Monday, November 23, 2015

Challenges for microbial ecology

It is common in ecology for promising new areas of research to grow rapidly in terms of funding, students, and papers. Sometimes, such growth outpaces supporting development. This can lead to criticisms, which, when properly dealt with, can help such burgeoning subfields to mature. These are challenges currently facing microbial ecology as well. [Note I use the term microbial ecology here to refer to the ecology of microbes, not simply ecology that happens to use microbes as a study organism (e.g. Graham Bell or Lin Jiang’s experimental work).]

Microbes are fascinating. They are a very large and important group that has been under appreciated in ecological research until recently. Now, thanks to ever-improving molecular methods, the ecology of microbes is increasingly accessible. It has formed the basis of some great citizen science and public outreach (microbes in space, your home, your cat). And scientifically, work from this emerging subfield is often excellent, with broad implications to other areas of ecology (just as a couple of cool examples). Microbes are different from other taxa for all sorts of cool reasons - horizontal transfer of genes, tiny genomes, and immense functional plasticity – and this makes for fascinating discoveries.

However, the newness of this subfield is apparent as it attempts to mesh microbiology with the existing body of ecological knowledge and approaches. The result, at times, is that existing ecological theory and methods are applied unquestioningly to microbial datasets, but may not be appropriate. Unfortunately, the assumptions behind such analyses and their limitations with respect to microbial datasets aren’t always recognized, leading to questionable interpretations. There is sometimes also an over-reliance on “pipeline” approaches to microbial research; for example: collect samples, extract DNA, sequence, run through the QIIME pipeline, and present descriptive analyses, particularly beta-diversity metrics (Unifrac), PCoA or NMDS plots, and permutation-based statistical tests (e.g. ANOSIM) to determine whether assemblages of interest differ in composition. These pipelines originally arose because of the difficulties in handling such data sets and the need for specific software for analyses.

Of course, it is important to keep in mind that microbial ecology is in an early phase, where accumulating data and cataloging diversity is a priority. Mostly, issues arise when major questions in ecology are posed but perhaps without quite having appropriate methods or data to answer them. To provide an example, I sometimes see microbial ecology papers attempting to differentiate between niche and neutral processes as the drivers of microbial community assembly. Microbes are often thought of as lacking meaningful dispersal limitation (‘everything is everywhere; the environment decides’ is a common heuristic). As a result, it may be that communities assemble in a highly stochastic fashion (random arrival) or perhaps environmental filters and interactions do matter. But the issue of “niche” versus “neutrality” is a difficult question to answer using observational data in any system. It requires considering the many assumptions that underlie “niche” and “neutral”, making predictions about the patterns that would arise from these mechanisms, and then being able to differentiate these patterns from others that you might observe. This is a tall order for any observational data set, and I think that is especially true for microbial data sets.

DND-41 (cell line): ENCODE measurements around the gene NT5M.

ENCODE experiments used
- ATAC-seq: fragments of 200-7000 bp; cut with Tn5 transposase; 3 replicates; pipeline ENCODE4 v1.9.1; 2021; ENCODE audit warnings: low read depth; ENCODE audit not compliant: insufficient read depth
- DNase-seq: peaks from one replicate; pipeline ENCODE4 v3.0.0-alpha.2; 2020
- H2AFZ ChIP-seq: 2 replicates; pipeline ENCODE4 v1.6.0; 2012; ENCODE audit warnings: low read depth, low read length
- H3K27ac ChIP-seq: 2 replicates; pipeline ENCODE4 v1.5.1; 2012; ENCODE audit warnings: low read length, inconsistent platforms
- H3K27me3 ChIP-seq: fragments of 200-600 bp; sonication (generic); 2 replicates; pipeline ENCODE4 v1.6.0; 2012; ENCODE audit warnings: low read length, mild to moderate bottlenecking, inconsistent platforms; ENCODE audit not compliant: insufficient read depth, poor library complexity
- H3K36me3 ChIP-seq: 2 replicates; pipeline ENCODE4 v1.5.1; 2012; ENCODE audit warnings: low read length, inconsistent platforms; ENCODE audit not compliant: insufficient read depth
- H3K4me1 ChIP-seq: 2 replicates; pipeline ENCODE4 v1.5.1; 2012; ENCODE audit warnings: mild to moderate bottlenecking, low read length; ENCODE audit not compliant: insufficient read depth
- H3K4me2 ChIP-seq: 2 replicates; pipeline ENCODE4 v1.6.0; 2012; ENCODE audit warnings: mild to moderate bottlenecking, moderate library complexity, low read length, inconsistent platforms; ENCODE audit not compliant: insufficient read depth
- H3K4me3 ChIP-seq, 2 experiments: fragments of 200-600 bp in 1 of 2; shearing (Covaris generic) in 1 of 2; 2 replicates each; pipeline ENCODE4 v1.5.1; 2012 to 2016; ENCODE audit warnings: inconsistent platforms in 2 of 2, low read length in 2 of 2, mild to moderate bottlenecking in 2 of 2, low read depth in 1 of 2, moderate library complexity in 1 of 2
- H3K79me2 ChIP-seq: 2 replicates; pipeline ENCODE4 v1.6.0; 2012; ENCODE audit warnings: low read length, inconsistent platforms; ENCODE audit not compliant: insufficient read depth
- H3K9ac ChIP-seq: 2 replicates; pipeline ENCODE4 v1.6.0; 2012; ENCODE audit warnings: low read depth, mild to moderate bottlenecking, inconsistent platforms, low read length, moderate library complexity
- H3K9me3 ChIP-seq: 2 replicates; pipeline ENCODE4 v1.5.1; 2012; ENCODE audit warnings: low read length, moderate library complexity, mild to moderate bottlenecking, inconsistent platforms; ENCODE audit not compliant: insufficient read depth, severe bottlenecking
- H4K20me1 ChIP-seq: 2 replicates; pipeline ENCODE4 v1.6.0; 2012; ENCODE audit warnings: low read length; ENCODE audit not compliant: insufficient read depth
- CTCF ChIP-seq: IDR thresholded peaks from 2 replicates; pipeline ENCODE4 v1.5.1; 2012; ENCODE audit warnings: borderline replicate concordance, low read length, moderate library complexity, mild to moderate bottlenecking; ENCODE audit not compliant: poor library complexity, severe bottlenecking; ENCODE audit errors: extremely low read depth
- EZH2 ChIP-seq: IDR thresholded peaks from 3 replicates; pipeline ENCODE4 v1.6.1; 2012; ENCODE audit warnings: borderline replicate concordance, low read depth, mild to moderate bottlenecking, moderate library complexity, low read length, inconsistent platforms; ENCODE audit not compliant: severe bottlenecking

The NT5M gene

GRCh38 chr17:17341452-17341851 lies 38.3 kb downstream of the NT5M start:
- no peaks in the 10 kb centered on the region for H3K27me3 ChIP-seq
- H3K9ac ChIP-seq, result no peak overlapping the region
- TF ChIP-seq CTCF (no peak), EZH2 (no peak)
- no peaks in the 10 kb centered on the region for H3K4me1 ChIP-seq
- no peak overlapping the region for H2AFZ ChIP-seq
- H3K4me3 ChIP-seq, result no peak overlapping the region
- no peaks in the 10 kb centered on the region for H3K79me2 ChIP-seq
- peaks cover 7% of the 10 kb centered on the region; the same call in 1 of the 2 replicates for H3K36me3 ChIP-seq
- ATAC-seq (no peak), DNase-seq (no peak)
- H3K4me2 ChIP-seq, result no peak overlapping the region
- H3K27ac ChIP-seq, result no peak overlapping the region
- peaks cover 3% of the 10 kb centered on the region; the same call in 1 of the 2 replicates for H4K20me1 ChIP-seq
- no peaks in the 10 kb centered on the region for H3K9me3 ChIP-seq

Below I have listed in more detail the challenges arising when attempting to integrate ecology and microbiology. These relate to all sorts of ecological questions and analyses, including but not limited to “niche versus neutral”.

a) True measures of abundance are not typically available, and 16S copy number is incorrectly used as a measure of abundance. 16S ribosomal RNA is the typical target of studies of bacterial ecology. However, counts of 16S copies per taxa are not equivalent to abundances (as say, counts of individuals in macro-systems are): instead, different taxa can have different copy numbers. Where one taxa might have 2 copies, another might have 10. 

Despite this, it is common to see it used as a proxy for abundances; for example, to calculate beta-diversity measures such as Bray-Curtis. Since neutrality predicts patterns related to species' abundance distributions, and changes in diversity through time, when conclusions rely on 16S-based ‘abundance’ metrics, they are suspect. Some attempts are being made to address this – for example, this paper from Steve Kembel et al. (2012) recognizes that copy number is a conserved trait and so could be controlled for in a phylogenetically-informed way. qPCR can also be used to measure true abundances in samples. (See comments).

b) What spatial scale is relevant to microbes? Bacteria are very small (of course). However, sampling methods often involve fairly large samples in relation to bacterial body size. 1 g of soil, although tiny compared to many ecological samples, is a massive amount of material in the context of bacteria. There can be 10^8 cells/g of soil, and by one estimate the interaction distance between individuals is ~20um, and so it is not likely that a 1g sample is equivalent in scale to a “community”.